Posted on 23 May 2019
Estate – or manorial – landscapes were distinctive elements within the historic landscape and created their own character. Marked by larger scale fields associated with the home or demesne farm as well as a higher proportion of woodland and timber trees, these landscapes reflected the scale of the resources available to the landowner and the control they exerted over the local communities. But they also represented the performative aspects of life for the elite, such as their engagement with hunting.
While existing works have tended to emphasize the economic and agricultural aspect of estate landscapes, this volume draws out the social, cultural and political impact of manors and estates on landscapes throughout northern Europe.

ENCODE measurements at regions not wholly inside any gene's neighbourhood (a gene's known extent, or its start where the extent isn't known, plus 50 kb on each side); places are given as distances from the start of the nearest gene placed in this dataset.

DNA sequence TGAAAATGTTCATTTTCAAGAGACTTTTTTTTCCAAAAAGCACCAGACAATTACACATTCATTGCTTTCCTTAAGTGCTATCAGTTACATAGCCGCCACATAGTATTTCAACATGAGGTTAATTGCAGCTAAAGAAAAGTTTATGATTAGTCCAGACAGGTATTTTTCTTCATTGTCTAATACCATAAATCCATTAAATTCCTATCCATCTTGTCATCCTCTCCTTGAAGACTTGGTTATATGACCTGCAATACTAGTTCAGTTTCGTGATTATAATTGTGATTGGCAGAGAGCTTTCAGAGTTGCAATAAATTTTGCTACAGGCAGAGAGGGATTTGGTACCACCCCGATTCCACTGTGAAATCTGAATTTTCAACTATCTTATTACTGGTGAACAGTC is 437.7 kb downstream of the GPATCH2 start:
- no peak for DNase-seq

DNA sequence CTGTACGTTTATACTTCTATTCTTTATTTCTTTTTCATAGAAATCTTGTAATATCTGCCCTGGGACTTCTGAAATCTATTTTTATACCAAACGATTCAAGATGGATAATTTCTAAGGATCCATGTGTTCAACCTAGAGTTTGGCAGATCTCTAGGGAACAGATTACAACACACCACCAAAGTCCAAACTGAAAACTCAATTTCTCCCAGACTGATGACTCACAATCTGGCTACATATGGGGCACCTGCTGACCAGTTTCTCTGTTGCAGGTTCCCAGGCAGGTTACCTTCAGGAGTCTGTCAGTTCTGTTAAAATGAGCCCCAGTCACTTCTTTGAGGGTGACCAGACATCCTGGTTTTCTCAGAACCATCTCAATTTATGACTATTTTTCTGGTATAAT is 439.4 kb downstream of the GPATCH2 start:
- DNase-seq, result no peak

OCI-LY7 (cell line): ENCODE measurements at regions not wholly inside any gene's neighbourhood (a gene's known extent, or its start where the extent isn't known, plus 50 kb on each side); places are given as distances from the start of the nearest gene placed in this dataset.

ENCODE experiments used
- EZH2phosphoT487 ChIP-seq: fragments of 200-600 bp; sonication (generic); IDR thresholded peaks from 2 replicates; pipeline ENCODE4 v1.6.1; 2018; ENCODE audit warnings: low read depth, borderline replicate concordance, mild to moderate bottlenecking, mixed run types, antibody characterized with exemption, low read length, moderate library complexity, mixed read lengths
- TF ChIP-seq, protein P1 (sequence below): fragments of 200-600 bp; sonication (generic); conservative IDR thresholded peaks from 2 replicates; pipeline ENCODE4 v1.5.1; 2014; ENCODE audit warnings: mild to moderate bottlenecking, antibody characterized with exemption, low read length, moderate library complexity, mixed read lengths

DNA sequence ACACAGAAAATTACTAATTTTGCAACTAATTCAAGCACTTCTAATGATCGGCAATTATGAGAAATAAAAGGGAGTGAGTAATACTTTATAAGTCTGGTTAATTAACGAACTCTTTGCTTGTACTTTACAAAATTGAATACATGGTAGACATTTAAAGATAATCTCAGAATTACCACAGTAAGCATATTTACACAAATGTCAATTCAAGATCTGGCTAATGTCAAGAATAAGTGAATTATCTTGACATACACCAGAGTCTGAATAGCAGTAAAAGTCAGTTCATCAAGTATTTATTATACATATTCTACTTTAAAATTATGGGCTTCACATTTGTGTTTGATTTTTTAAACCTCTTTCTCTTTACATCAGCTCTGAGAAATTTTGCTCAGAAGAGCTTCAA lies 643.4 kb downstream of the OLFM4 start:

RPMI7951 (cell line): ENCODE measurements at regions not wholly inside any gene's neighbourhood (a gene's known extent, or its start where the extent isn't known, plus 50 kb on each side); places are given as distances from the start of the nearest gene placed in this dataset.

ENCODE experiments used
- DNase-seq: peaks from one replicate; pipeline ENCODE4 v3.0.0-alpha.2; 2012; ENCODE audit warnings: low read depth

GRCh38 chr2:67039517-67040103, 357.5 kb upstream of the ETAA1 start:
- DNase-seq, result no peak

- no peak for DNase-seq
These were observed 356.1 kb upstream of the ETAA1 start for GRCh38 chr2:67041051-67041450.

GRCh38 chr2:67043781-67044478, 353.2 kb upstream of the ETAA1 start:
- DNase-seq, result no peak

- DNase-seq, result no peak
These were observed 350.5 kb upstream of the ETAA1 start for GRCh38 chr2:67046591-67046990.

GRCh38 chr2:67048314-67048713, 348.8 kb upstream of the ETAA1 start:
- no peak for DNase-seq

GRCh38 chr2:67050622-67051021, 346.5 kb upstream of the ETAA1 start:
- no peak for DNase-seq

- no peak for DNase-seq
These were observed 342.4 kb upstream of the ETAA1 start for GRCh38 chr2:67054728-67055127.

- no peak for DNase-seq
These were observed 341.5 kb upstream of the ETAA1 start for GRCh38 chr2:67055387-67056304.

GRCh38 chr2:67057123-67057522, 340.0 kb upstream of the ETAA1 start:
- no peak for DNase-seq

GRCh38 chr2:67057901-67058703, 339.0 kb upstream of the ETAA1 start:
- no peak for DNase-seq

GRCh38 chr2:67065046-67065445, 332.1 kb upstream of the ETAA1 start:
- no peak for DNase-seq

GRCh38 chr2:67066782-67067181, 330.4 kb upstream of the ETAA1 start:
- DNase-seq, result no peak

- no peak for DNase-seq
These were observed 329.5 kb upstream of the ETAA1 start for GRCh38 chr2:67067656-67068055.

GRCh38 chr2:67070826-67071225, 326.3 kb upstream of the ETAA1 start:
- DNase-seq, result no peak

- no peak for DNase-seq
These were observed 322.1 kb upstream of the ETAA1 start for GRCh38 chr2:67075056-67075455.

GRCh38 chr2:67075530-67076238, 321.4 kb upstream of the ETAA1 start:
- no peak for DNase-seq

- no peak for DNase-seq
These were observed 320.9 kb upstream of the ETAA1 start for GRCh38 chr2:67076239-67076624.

The chapters provide insights into a broad range of histories, such as the social worlds of burghers and nobility in the Dutch Republic, or the relationship between the distribution of land and the agitation for electoral reform in nineteenth-century England. In Scandinavia the impact of the reformation and conquest in Norway is balanced against the continuity of ownership in Sweden, where developing the natural resources for industrial enterprise such as ironworks and sawmills brought in new owners.